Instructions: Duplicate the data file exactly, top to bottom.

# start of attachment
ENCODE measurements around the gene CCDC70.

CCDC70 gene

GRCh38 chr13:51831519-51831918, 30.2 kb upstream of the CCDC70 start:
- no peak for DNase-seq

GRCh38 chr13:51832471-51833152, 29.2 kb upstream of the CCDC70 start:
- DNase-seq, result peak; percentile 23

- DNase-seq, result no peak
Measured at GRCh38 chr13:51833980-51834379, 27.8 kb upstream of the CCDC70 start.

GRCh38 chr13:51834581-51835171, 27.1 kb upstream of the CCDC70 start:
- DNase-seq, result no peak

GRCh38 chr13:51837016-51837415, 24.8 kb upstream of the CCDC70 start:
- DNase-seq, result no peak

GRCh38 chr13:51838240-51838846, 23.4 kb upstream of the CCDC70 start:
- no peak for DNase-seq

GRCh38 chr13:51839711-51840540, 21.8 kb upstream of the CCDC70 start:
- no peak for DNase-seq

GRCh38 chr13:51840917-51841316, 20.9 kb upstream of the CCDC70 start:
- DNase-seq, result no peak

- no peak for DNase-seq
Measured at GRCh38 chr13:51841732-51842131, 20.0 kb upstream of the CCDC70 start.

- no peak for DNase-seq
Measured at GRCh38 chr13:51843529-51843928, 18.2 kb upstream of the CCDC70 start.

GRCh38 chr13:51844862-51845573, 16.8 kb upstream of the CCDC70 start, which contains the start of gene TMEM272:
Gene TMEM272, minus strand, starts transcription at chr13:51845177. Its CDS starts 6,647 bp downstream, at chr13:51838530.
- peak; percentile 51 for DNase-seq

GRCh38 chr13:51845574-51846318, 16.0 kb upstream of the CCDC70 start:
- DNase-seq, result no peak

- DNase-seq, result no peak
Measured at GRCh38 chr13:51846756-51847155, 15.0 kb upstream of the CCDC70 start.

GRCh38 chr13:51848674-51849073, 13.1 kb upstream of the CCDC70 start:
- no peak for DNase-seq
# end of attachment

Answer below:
ENCODE measurements around the gene CCDC70.

CCDC70 gene

GRCh38 chr13:51831519-51831918, 30.2 kb upstream of the CCDC70 start:
- no peak for DNase-seq

GRCh38 chr13:51832471-51833152, 29.2 kb upstream of the CCDC70 start:
- DNase-seq, result peak; percentile 23

- DNase-seq, result no peak
Measured at GRCh38 chr13:51833980-51834379, 27.8 kb upstream of the CCDC70 start.

GRCh38 chr13:51834581-51835171, 27.1 kb upstream of the CCDC70 start:
- DNase-seq, result no peak

GRCh38 chr13:51837016-51837415, 24.8 kb upstream of the CCDC70 start:
- DNase-seq, result no peak

GRCh38 chr13:51838240-51838846, 23.4 kb upstream of the CCDC70 start:
- no peak for DNase-seq

GRCh38 chr13:51839711-51840540, 21.8 kb upstream of the CCDC70 start:
- no peak for DNase-seq

GRCh38 chr13:51840917-51841316, 20.9 kb upstream of the CCDC70 start:
- DNase-seq, result no peak

- no peak for DNase-seq
Measured at GRCh38 chr13:51841732-51842131, 20.0 kb upstream of the CCDC70 start.

- no peak for DNase-seq
Measured at GRCh38 chr13:51843529-51843928, 18.2 kb upstream of the CCDC70 start.

GRCh38 chr13:51844862-51845573, 16.8 kb upstream of the CCDC70 start, which contains the start of gene TMEM272:
Gene TMEM272, minus strand, starts transcription at chr13:51845177. Its CDS starts 6,647 bp downstream, at chr13:51838530.
- peak; percentile 51 for DNase-seq

GRCh38 chr13:51845574-51846318, 16.0 kb upstream of the CCDC70 start:
- DNase-seq, result no peak

- DNase-seq, result no peak
Measured at GRCh38 chr13:51846756-51847155, 15.0 kb upstream of the CCDC70 start.

GRCh38 chr13:51848674-51849073, 13.1 kb upstream of the CCDC70 start:
- no peak for DNase-seq